In April of 2020, the White House introduced “Opening Up America Again,” a plan for reopening the economy so that Americans could safely get back to work amid the COVID-19 pandemic. Many organizational leaders were thrilled to know that they would be allowed to resume business at some point soon -- especially leaders of organizations that have been hardest hit by the coronavirus, such as nonprofits.
Nonprofits have been severely
affected by COVID-19
According to Philanthropy News Digest, “Most nonprofit organizations globally report being negatively impacted by COVID-19.”1 This statement was based on a study conducted in March of 2020 by the Charities Aid Foundation of America that included nearly 550 nonprofits in 93 countries. The results revealed that “96.5 percent of respondents reported negative impacts related to the virus.”2 According to the survey:
- Nearly 68% of nonprofits have seen a drop in contributions.
- 63% of nonprofits have experienced disrupted contact with clients, donors, and recipients due to travel restrictions.
- About 56% of nonprofits have had issues with client relations.
- Almost 49% of nonprofits have experienced disruptions with staffing.
- 34% of nonprofits are faced with increased costs.
Creating a healthy workplace can boost employee performance
As your workplace reopens, it will be of utmost importance that your employees feel comfortable returning to work and know that every effort is being made to ensure their safety. This will enable them to perform well, generating lost income.
You can provide a sense of security and ensure employees stay safe at work by taking some safety-promoting steps that government officials may not be mandatory for every organization, such as installing high-quality air filters and increasing ventilation rates in workspaces.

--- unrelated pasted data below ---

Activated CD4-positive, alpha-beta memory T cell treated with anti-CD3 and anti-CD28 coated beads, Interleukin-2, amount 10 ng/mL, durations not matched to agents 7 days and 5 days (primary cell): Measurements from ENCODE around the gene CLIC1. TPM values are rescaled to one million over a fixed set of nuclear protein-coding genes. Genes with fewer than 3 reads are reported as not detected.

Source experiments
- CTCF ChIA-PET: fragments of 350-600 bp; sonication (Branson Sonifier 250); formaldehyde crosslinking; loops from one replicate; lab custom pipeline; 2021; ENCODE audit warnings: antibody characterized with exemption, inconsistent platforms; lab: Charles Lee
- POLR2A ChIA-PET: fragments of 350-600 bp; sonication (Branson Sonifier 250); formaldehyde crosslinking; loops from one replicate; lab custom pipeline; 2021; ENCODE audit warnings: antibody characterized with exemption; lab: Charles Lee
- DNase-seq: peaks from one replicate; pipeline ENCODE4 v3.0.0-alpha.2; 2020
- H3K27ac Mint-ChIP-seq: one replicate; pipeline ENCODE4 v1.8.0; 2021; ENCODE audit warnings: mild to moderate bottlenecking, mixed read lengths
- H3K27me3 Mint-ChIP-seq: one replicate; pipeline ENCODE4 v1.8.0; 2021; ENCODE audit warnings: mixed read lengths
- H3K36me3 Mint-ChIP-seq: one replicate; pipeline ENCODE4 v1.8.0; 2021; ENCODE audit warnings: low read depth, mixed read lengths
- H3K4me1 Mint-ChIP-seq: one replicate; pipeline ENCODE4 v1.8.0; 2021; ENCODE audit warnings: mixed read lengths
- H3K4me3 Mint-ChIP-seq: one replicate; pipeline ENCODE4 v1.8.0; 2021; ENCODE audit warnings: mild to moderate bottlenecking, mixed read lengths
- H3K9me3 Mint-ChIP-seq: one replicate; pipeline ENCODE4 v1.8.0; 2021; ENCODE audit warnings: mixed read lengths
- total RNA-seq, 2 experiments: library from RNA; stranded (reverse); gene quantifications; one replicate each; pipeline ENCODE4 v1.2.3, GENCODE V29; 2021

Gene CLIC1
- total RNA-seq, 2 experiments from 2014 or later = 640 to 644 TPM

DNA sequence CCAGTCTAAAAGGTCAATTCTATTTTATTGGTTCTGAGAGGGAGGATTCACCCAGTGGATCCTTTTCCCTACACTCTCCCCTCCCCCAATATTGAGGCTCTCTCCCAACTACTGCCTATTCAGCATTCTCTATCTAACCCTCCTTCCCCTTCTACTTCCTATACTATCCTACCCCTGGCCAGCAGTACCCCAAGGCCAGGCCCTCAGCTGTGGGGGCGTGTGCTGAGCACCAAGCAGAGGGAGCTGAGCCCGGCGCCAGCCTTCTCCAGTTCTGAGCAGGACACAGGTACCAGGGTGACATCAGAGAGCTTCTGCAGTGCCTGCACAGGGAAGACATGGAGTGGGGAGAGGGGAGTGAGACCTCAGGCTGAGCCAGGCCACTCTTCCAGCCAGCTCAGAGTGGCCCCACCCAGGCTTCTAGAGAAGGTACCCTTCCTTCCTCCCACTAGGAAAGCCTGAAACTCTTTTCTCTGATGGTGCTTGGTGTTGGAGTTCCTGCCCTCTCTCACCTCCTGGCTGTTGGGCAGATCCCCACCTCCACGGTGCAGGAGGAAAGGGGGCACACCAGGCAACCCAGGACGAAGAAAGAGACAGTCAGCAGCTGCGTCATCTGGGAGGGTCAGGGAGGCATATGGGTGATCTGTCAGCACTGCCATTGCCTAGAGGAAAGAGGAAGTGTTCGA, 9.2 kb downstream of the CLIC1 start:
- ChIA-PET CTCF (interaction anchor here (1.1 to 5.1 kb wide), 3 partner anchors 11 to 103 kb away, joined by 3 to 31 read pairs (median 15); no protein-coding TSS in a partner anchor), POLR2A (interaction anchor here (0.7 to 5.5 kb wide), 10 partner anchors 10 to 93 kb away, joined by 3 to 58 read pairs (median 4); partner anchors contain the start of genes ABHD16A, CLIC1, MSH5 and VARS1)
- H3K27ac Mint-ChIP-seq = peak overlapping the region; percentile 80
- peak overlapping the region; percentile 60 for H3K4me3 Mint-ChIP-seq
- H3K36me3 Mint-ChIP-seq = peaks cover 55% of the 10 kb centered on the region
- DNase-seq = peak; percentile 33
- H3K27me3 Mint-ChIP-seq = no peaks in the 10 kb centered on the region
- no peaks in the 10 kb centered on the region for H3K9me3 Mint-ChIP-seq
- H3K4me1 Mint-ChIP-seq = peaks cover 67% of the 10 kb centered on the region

Increasing the quality of air doesn’t just promote safety. According to Arista, it can also boost productivity. “Many studies have found links between poor ventilation, indoor air quality and health,” stated Arista.3 “However, research recently published in the Harvard Business Review went a step further to demonstrate a clear relationship between improved ventilation and enhanced cognitive function (and even decision-making) from knowledge workers.”
In addition to improving air quality and adopting all government-mandated workplace health and safety tips, consider creating a “Safe at Work” eLearning course through a learning management system that supports nonprofit training. The course could cover best practices for preventing or slowing the spread of COVID-19 and creating a healthy workplace that promotes productivity and increased revenue.
Nonprofits should seek relief funding to get back on their feet ASAP
In addition to creating a healthy environment for employees, nonprofits should seek relief funding that will help them recover from the effects of COVID-19. The Center for Disaster Philanthropy is a good resource for struggling nonprofits.
For example, its COVID-19 Response Fund was designed to support nonprofit organizations “working directly to respond to the pandemic among vulnerable populations in order to help build their capacity to address the most pressing needs,” stated the Center for Disaster Philanthropy.4
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Nonprofit organizations should also seek out additional private funding sources to help them recover financially as the economy reopens. The Hewlett Foundation offers COVID-19 resources for nonprofits and helps these organizations navigate federal benefits, find funding opportunities, and more. Learn more about the Hewlett Foundation and how it can help your nonprofit recover from COVID-19.
In addition to finding funding and grants, nonprofits should be aware that some companies offer associations products for a discounted price. For example, TOPYX eLearning platform provides a discount for qualifying nonprofits. Request a demo for more information.